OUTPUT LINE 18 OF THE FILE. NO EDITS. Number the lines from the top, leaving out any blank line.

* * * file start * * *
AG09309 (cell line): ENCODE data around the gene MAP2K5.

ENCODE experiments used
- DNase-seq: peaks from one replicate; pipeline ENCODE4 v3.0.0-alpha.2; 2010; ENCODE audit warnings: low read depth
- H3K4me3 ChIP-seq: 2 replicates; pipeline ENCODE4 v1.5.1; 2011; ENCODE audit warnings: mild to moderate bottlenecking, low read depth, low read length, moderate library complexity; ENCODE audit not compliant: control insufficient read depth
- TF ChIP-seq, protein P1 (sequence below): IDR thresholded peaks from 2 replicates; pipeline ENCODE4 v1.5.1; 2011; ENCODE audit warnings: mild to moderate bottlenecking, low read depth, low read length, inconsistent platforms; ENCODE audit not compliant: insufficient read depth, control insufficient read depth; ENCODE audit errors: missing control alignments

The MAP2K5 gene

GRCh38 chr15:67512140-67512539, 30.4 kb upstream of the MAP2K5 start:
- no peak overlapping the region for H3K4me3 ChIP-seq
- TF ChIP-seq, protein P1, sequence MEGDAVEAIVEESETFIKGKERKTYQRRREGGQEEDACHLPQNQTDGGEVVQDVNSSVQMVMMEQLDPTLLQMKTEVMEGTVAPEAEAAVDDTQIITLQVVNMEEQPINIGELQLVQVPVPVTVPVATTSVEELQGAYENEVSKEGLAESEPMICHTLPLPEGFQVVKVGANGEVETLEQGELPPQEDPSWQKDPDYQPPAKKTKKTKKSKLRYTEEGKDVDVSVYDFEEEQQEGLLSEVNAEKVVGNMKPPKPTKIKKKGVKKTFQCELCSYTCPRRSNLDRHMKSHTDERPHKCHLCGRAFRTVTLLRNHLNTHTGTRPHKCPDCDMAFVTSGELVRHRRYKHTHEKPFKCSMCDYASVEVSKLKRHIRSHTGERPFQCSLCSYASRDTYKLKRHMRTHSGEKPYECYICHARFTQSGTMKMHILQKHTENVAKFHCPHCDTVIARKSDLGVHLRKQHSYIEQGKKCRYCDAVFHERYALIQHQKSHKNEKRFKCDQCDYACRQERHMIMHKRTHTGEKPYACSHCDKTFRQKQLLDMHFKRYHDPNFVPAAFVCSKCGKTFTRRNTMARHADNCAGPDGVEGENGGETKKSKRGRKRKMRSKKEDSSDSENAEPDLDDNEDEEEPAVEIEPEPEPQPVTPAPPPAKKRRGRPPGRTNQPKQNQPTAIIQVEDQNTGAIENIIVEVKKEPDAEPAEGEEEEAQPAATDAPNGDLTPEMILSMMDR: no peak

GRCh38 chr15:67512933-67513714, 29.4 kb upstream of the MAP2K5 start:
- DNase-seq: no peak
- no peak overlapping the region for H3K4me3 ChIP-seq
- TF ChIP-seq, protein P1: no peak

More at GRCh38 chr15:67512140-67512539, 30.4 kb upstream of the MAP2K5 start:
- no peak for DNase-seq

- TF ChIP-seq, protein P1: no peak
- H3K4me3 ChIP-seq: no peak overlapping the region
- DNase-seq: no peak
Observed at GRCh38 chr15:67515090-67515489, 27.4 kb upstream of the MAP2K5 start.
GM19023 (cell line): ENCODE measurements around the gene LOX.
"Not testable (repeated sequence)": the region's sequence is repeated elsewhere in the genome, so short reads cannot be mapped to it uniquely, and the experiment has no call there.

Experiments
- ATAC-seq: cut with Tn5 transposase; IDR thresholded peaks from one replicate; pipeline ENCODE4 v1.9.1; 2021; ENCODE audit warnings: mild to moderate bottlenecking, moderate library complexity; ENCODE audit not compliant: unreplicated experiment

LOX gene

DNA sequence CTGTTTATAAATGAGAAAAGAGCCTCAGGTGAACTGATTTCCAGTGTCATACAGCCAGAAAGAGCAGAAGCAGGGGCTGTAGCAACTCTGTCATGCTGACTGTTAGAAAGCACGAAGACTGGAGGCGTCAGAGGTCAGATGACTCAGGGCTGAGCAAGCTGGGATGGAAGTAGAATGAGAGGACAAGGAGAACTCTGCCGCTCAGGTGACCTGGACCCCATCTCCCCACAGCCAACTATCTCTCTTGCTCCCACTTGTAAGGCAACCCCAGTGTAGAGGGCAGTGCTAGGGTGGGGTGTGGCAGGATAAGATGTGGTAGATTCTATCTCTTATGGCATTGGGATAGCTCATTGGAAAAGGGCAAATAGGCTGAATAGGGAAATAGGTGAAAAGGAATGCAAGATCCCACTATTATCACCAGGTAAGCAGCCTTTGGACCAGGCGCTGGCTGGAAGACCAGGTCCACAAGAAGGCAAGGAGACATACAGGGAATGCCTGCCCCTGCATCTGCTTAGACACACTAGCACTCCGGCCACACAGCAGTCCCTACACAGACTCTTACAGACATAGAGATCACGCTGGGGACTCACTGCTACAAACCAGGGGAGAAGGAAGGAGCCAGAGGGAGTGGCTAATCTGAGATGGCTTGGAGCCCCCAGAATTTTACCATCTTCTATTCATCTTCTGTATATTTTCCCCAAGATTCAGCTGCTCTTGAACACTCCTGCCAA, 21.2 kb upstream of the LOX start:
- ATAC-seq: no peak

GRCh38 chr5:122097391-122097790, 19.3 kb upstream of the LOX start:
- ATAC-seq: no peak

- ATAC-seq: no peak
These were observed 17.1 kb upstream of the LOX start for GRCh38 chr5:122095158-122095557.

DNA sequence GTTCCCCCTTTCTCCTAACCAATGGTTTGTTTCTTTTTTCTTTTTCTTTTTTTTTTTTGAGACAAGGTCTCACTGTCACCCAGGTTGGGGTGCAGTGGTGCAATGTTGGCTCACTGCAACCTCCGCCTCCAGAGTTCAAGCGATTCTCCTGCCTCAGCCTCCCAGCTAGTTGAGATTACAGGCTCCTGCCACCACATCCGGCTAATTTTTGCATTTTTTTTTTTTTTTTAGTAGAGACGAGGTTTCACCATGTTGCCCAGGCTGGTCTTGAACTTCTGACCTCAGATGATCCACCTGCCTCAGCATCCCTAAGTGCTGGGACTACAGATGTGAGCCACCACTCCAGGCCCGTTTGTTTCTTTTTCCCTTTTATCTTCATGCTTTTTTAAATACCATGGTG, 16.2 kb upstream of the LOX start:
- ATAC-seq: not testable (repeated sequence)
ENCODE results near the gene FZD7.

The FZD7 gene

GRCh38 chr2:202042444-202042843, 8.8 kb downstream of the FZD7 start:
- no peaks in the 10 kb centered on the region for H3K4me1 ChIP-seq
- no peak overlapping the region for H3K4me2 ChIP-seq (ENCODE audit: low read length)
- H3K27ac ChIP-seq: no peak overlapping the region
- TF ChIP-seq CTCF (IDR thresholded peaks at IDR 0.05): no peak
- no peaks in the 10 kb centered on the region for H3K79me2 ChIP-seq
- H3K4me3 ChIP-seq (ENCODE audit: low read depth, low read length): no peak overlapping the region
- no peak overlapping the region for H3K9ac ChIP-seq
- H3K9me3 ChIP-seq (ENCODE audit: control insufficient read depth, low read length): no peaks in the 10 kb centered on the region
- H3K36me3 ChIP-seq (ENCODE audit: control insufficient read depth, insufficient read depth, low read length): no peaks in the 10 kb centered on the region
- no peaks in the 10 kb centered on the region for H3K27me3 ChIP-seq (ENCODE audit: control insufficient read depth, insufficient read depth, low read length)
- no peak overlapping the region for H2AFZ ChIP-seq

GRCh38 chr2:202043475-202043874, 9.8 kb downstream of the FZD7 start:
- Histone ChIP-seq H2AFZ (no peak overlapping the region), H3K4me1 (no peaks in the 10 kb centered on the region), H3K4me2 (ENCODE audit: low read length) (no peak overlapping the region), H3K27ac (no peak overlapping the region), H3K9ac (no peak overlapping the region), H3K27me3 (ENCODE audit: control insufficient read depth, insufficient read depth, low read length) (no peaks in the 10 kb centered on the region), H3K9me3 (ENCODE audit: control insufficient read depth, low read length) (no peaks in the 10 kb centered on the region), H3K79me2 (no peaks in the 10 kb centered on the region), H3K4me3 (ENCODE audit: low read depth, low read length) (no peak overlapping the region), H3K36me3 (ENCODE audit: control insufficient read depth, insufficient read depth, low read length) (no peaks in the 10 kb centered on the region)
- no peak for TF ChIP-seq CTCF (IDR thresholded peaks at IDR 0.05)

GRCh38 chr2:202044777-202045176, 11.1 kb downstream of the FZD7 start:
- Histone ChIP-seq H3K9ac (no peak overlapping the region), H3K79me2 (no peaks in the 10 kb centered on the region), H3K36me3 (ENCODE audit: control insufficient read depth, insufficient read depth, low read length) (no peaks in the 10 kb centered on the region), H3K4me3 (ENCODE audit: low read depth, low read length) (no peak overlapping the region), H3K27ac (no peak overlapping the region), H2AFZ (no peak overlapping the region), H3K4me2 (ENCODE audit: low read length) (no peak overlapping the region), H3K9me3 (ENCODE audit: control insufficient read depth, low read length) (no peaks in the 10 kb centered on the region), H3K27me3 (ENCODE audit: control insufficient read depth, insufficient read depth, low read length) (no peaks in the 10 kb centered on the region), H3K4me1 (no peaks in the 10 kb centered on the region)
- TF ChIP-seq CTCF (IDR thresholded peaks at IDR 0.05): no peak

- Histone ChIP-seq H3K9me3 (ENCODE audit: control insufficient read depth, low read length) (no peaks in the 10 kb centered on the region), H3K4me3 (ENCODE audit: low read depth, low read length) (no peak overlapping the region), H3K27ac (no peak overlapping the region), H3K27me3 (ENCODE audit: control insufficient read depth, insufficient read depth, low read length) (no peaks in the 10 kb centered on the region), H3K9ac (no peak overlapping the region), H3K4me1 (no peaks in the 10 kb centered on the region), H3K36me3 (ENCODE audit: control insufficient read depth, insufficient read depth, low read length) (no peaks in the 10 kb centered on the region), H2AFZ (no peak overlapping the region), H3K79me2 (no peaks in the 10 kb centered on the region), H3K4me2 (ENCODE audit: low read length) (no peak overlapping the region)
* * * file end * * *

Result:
- DNase-seq: no peak